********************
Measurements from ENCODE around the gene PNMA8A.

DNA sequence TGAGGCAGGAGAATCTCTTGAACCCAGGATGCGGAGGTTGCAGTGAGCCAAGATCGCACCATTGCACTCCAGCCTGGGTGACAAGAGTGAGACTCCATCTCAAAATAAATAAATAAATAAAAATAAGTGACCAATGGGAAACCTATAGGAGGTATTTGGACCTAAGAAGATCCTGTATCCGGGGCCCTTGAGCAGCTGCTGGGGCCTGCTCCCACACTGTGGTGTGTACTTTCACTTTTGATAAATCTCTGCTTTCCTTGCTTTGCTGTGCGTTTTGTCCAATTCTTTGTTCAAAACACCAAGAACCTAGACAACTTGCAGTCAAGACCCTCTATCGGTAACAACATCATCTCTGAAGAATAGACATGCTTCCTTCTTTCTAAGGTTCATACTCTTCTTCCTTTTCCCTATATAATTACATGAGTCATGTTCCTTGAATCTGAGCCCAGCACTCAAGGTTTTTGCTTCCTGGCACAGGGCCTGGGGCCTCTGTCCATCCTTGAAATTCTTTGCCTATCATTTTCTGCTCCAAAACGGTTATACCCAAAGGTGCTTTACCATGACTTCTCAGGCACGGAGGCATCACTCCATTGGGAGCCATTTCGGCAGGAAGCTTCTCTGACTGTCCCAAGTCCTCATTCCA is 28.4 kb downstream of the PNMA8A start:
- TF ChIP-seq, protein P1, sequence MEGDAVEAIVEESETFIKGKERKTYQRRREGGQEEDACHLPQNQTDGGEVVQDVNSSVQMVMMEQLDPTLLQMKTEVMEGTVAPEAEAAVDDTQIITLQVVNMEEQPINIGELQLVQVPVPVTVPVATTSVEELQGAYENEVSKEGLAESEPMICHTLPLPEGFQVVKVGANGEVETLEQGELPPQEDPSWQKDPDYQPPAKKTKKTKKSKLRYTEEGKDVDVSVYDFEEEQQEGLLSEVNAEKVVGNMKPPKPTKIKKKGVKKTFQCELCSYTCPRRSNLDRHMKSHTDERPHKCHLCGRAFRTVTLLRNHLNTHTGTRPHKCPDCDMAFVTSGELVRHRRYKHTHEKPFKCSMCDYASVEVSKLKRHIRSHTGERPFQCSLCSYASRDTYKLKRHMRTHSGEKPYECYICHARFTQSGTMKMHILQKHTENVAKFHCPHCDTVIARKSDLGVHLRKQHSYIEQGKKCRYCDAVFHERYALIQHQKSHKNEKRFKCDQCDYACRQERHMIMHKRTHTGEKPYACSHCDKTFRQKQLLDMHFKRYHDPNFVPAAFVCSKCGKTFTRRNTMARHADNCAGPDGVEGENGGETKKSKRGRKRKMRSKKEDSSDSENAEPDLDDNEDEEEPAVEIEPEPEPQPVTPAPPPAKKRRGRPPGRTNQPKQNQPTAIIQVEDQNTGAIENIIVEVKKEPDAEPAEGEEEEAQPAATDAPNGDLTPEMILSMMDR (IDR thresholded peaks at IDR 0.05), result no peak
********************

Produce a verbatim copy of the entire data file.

Measurements from ENCODE around the gene PNMA8A.

DNA sequence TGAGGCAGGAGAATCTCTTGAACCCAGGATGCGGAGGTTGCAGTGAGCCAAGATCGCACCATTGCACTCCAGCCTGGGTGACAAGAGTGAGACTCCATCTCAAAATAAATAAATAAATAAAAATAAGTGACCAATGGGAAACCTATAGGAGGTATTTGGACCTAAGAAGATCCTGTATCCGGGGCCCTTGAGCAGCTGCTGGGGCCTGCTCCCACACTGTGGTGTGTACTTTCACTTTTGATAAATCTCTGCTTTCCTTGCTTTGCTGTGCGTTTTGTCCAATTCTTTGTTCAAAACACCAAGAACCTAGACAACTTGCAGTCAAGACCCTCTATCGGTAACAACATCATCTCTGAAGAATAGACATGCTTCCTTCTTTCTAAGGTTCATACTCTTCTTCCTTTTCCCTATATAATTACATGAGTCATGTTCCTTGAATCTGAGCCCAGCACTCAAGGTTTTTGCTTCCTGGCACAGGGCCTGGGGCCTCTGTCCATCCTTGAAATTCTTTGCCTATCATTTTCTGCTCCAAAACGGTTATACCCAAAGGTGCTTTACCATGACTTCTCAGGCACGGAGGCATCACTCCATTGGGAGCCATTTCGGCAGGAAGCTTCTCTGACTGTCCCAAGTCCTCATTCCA is 28.4 kb downstream of the PNMA8A start:
- TF ChIP-seq, protein P1, sequence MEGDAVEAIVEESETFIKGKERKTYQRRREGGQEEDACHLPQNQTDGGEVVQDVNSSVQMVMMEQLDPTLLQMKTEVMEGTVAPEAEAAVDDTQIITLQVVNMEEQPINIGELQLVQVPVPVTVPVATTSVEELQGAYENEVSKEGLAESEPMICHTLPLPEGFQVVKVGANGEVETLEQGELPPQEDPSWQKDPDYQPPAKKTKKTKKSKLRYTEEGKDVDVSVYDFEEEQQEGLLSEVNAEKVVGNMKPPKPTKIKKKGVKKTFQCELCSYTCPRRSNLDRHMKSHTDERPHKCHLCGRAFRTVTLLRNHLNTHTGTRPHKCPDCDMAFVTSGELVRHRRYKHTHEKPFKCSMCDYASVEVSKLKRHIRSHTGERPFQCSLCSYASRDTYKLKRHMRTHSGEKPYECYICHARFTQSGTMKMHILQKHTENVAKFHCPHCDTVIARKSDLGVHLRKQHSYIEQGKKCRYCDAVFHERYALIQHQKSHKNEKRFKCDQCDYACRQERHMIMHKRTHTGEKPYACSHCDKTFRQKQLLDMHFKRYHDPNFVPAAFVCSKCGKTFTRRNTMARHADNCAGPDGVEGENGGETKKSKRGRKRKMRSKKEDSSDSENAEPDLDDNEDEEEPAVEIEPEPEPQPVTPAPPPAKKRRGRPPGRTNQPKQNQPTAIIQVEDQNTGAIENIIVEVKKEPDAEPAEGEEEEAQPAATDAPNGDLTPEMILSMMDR (IDR thresholded peaks at IDR 0.05), result no peak